• Regulatory system.

Each one of these is a place to catch things and prevent failures, acting as a series of safety nets. Checks and double-checks, so that one simple action or missed action doesn't trigger disaster.

Understanding the true root causes and contributing factors is the only way we can determine where to apply the lessons learned, to multiple layers.

Simply blaming a failure on human error and leaving it at that just means it will happen again. To some other poor unlucky human at the controls. Because none of the actual things that contributed to the failure will have been addressed; they will continue to sit there, buried in those layers, waiting for the next time.

Nancy Leveson (see Books below): "Depending on humans not to make mistakes is an almost certain way to guarantee that accidents will happen."

Risks Digest

This all started for me with Risks Digest some 30 years ago. The full title is Forum on Risks to the Public in Computers and Related Systems, ACM Committee on Computers and Public Policy, but readers simply refer to it as Risks. It's moderated by Peter G. Neumann, affectionately known as PGN.

Risks is essentially an online news clipping service where contributors send in news items they've noticed related to computers, sometimes with commentary or excerpts, sometimes just simple links. The result is an amazing collection of information and starting points to examine all kinds of risks and failures.

It includes full archives going back to 1985. Reading through those, it's depressing to see the same things cropping up again and again. Sometimes it's just the underlying technologies that have advanced, but repeating the same problems. The big lesson there is that we have failed to heed Santayana's warning, and continue to do so.

Security (as in cybersecurity) is a major long-running theme (everything I know about cybersecurity started with items in Risks). The other long-running themes are things not working right, breaking down, collapsing, or tearing apart.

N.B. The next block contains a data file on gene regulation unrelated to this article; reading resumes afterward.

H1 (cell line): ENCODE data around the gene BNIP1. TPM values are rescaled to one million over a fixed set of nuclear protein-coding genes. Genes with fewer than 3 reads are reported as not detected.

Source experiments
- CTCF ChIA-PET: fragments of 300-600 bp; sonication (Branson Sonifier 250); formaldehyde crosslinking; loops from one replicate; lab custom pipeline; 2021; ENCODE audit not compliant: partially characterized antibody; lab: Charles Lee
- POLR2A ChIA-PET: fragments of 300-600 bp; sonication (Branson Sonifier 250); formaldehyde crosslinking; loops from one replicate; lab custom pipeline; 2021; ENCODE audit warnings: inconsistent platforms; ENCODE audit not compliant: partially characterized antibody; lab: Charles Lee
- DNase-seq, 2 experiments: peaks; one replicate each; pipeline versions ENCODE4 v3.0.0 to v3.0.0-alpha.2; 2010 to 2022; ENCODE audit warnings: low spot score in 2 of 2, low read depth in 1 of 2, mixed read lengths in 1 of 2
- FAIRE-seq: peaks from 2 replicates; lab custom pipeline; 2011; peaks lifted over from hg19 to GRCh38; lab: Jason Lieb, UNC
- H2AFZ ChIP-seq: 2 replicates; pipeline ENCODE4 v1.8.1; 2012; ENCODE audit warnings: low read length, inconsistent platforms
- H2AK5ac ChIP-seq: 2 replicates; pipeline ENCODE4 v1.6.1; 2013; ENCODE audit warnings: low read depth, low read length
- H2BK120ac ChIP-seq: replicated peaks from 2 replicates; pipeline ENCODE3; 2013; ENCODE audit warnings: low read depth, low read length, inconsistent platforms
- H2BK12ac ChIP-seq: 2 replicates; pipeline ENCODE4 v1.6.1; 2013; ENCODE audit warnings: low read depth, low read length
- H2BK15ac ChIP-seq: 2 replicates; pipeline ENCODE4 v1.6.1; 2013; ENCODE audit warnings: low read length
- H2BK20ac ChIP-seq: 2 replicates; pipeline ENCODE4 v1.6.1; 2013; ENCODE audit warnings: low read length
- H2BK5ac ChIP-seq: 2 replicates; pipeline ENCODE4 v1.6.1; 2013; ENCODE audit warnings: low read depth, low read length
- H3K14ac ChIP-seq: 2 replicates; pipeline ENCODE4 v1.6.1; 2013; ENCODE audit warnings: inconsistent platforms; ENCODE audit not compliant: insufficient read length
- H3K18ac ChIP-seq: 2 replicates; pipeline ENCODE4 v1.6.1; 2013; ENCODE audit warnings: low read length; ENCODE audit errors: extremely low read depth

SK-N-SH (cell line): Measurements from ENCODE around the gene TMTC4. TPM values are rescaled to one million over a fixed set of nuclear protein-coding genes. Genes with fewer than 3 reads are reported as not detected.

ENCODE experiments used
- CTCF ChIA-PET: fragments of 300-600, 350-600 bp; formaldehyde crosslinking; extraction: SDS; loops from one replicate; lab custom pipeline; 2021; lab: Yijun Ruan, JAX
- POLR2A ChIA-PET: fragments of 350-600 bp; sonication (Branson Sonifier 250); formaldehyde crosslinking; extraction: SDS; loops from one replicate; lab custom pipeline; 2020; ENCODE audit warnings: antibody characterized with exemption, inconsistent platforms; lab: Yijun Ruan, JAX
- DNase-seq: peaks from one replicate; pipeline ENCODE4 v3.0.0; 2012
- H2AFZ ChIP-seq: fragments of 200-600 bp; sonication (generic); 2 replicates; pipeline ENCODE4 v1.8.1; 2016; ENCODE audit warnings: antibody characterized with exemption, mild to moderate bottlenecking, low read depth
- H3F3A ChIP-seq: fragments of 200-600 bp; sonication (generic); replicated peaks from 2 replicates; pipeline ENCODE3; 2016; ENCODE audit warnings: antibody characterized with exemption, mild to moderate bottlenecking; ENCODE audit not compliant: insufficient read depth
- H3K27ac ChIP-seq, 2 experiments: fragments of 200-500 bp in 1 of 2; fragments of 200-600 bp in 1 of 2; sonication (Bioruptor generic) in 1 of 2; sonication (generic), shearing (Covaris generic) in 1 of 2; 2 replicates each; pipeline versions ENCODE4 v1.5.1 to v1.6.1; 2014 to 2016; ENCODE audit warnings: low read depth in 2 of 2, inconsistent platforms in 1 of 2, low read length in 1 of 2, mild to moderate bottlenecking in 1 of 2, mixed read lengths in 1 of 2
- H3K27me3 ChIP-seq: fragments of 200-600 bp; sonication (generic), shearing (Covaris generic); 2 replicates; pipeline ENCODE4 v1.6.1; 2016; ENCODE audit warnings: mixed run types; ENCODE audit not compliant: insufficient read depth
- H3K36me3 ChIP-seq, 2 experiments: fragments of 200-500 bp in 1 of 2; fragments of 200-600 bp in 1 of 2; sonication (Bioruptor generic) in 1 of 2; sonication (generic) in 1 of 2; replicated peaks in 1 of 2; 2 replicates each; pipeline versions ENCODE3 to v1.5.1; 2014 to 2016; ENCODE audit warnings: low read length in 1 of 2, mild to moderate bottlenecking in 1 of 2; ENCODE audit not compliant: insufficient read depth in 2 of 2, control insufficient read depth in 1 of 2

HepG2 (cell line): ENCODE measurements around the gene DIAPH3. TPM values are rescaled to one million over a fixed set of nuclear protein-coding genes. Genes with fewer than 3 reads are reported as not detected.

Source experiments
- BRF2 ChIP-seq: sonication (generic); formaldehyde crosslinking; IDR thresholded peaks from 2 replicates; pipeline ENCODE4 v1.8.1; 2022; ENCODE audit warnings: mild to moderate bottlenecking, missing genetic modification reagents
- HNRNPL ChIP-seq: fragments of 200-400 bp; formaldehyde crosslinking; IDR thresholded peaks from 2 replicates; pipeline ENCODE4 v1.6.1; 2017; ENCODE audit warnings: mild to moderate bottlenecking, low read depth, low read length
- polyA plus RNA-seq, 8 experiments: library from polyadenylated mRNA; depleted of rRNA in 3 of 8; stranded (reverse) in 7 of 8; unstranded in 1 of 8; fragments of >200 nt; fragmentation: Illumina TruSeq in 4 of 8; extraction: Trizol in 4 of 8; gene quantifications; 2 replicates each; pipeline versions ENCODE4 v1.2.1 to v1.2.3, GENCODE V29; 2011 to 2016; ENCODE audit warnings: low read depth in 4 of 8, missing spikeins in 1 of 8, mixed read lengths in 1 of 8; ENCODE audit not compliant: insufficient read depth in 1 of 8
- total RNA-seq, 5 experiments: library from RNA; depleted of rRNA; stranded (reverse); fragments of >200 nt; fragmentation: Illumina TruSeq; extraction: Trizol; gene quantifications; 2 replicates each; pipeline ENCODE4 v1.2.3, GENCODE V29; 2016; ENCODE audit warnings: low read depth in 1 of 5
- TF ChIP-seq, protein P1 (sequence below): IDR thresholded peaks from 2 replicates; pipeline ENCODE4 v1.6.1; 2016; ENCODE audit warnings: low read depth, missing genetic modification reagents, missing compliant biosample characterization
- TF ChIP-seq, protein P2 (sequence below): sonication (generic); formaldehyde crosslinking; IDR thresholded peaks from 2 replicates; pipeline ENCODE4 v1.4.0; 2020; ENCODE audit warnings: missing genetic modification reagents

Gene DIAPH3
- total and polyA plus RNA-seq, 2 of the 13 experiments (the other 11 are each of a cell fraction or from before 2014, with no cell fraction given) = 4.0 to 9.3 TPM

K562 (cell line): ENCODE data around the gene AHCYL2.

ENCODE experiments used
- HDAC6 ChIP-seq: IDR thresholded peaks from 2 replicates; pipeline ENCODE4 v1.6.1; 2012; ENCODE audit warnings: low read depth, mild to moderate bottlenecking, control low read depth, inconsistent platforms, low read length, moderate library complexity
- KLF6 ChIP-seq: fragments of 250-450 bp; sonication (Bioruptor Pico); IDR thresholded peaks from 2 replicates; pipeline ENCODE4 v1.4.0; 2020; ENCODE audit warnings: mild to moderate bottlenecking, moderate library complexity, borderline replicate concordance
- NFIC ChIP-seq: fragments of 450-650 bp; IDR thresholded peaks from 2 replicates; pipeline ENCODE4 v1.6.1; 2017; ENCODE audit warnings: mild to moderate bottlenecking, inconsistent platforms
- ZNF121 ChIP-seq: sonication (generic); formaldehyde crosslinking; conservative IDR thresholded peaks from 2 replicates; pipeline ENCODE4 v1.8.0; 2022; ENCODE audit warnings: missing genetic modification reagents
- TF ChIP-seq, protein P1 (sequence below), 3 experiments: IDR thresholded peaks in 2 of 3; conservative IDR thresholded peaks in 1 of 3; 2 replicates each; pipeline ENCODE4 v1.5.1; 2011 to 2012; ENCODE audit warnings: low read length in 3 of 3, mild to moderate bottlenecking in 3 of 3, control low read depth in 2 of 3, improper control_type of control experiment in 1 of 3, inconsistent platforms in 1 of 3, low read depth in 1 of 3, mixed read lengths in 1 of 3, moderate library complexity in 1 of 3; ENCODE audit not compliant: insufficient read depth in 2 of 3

Risks formed the root of my study tree. It sensitized me to a number of issues and directed me to several authors worth reading. Much of my awareness of things started there, then expanded as I read things I found mentioned there and followed the references they mentioned.

I highly recommend dipping into Risks (or jumping into the deep end of the archives with Volume 1, Issue 1 and going from there). It's harrowing, frightening, and enlightening.


The rest of this post is a set of resources that I've used to learn about engineering failures. A few are a bit academic, some are aimed at a technical audience, and some are meant for a general audience. There's some duplication in coverage. But they're all interesting. There are many more once you start looking.

These are not rumor-mongering, conspiracy theories, disinformation, or misinformation. They focus on facts and reasoned analysis.

A lot of this stuff will scare the crap out of you. Take deep breaths. Keep calm and become an IEEE member.


Blog Posts, Articles, Papers, and Presentations


  • John Chidgey
    • Causality: "Chain of Events. Cause and Effect. We analyse what went right and what went wrong as we discover that many outcomes can be predicted, planned for and even prevented."


TV Shows